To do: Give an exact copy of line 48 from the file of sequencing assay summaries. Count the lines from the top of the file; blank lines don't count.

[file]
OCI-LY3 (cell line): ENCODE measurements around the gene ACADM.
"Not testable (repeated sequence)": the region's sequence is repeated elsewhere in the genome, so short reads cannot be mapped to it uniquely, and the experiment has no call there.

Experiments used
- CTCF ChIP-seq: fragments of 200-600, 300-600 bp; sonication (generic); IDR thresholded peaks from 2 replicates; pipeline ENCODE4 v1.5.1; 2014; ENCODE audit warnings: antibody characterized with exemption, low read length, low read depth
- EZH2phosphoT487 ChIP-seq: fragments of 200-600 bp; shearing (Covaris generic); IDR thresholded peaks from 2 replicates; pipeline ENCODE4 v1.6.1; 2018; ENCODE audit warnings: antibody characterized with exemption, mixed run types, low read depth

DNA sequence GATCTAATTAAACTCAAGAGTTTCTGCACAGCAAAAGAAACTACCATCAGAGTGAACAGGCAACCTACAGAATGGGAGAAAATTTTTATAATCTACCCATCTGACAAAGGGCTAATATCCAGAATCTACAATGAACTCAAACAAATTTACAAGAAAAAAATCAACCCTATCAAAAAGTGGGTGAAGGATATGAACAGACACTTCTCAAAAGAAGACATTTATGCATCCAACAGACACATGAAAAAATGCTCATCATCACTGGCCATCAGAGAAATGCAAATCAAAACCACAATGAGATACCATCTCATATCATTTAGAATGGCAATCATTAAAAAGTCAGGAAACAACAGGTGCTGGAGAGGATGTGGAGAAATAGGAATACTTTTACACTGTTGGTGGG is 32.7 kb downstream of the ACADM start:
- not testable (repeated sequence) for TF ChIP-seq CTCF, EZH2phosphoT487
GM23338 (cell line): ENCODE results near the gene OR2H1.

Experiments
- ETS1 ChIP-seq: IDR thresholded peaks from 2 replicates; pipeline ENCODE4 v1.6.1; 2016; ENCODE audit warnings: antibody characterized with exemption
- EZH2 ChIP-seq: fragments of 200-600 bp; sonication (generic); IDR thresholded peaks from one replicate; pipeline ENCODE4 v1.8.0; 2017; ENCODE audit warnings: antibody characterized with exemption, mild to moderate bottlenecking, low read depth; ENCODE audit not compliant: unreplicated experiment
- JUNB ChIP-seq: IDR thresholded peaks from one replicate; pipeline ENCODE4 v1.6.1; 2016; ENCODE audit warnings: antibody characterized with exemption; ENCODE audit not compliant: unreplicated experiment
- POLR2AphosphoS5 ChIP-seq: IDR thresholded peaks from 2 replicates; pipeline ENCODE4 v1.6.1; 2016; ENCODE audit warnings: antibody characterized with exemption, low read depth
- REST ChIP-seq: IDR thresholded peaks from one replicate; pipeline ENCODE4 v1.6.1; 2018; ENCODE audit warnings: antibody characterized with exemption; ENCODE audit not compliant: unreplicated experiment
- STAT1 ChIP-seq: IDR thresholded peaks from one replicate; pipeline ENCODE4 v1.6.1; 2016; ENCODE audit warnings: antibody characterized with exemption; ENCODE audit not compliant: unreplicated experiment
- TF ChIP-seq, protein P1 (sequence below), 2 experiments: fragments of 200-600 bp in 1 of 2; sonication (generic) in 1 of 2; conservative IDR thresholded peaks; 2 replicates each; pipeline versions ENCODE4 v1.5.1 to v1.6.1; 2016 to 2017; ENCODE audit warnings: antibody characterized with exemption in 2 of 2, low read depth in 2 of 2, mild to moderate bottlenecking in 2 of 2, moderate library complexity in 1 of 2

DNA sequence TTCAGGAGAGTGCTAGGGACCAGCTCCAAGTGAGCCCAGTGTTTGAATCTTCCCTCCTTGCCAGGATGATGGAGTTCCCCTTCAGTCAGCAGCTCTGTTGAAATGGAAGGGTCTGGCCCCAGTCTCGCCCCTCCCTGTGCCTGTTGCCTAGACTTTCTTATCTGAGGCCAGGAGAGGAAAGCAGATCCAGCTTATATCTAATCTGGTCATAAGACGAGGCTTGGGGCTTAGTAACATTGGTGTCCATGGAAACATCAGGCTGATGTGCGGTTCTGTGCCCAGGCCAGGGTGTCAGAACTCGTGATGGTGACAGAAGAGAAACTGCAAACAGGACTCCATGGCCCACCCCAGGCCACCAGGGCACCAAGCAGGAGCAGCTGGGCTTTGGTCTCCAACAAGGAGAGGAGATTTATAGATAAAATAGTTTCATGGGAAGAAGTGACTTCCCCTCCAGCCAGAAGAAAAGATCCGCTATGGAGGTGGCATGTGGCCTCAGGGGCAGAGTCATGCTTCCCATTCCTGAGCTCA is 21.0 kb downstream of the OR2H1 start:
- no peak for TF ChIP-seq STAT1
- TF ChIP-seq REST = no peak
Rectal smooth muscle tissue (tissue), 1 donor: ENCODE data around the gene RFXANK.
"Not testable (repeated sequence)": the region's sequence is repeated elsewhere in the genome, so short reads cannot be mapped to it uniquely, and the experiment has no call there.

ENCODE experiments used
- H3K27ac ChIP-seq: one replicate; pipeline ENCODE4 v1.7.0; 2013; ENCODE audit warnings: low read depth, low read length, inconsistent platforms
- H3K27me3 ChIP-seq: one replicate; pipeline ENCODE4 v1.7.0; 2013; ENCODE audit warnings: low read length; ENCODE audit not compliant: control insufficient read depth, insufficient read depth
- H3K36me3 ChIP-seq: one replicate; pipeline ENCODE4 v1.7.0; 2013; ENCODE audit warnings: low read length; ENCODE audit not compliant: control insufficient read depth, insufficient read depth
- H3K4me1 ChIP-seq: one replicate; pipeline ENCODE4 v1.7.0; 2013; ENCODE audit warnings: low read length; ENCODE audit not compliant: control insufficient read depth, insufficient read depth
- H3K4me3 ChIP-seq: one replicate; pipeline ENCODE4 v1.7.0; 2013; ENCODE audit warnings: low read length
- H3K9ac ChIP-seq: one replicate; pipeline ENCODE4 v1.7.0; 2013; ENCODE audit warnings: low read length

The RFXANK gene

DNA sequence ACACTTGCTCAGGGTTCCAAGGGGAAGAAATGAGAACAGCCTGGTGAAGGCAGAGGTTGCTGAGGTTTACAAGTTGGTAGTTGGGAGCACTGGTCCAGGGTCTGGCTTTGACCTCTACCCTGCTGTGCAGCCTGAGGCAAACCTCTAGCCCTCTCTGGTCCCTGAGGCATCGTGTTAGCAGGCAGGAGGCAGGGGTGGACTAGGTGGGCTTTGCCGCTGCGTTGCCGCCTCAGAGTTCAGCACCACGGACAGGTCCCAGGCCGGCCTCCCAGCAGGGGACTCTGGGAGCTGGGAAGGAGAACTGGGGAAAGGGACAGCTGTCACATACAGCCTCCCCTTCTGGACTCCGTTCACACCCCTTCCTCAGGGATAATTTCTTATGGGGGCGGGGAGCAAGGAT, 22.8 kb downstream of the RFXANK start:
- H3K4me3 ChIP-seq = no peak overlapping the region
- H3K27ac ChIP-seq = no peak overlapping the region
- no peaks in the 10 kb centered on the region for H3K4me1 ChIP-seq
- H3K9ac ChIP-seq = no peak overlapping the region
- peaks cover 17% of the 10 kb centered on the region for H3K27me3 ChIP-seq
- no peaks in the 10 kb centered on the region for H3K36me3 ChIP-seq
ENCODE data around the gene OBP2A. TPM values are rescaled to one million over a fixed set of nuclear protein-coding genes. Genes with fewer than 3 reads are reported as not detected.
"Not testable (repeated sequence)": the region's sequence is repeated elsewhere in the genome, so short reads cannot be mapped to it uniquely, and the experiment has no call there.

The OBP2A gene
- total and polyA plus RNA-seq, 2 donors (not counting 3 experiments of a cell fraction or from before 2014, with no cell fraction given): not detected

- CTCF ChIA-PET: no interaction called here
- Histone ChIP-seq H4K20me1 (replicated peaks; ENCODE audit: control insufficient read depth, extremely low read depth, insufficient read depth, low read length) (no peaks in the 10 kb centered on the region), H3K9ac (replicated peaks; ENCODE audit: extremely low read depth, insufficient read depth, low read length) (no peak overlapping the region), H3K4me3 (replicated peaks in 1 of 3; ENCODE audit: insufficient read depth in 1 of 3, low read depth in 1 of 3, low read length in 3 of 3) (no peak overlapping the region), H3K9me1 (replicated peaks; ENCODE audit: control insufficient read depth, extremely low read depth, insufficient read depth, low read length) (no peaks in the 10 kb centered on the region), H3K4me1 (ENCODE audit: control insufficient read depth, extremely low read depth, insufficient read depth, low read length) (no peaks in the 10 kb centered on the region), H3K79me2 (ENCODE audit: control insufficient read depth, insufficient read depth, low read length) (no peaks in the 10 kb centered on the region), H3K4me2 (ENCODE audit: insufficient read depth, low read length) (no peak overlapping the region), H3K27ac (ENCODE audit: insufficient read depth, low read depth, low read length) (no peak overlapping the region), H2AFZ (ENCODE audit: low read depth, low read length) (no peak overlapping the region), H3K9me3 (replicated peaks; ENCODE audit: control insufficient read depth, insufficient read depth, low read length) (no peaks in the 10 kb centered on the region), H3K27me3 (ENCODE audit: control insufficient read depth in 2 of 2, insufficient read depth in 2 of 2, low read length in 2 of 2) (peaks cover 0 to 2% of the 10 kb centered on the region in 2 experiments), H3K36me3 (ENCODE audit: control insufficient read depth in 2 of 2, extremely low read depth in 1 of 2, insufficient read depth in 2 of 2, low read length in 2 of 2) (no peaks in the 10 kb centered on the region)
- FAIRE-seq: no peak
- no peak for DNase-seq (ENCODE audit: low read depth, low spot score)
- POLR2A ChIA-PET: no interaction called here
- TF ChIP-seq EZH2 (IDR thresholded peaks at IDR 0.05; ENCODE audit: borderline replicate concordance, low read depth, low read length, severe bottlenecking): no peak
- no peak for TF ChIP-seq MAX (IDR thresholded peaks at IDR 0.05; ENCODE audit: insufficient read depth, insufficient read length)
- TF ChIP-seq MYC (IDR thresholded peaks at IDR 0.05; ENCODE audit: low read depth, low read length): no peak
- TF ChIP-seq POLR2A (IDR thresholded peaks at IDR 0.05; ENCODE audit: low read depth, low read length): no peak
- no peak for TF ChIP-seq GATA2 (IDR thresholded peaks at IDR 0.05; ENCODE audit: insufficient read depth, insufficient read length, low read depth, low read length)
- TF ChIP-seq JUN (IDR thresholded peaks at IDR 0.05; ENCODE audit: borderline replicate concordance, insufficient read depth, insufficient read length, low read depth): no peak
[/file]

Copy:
- TF ChIP-seq MYC (IDR thresholded peaks at IDR 0.05; ENCODE audit: low read depth, low read length): no peak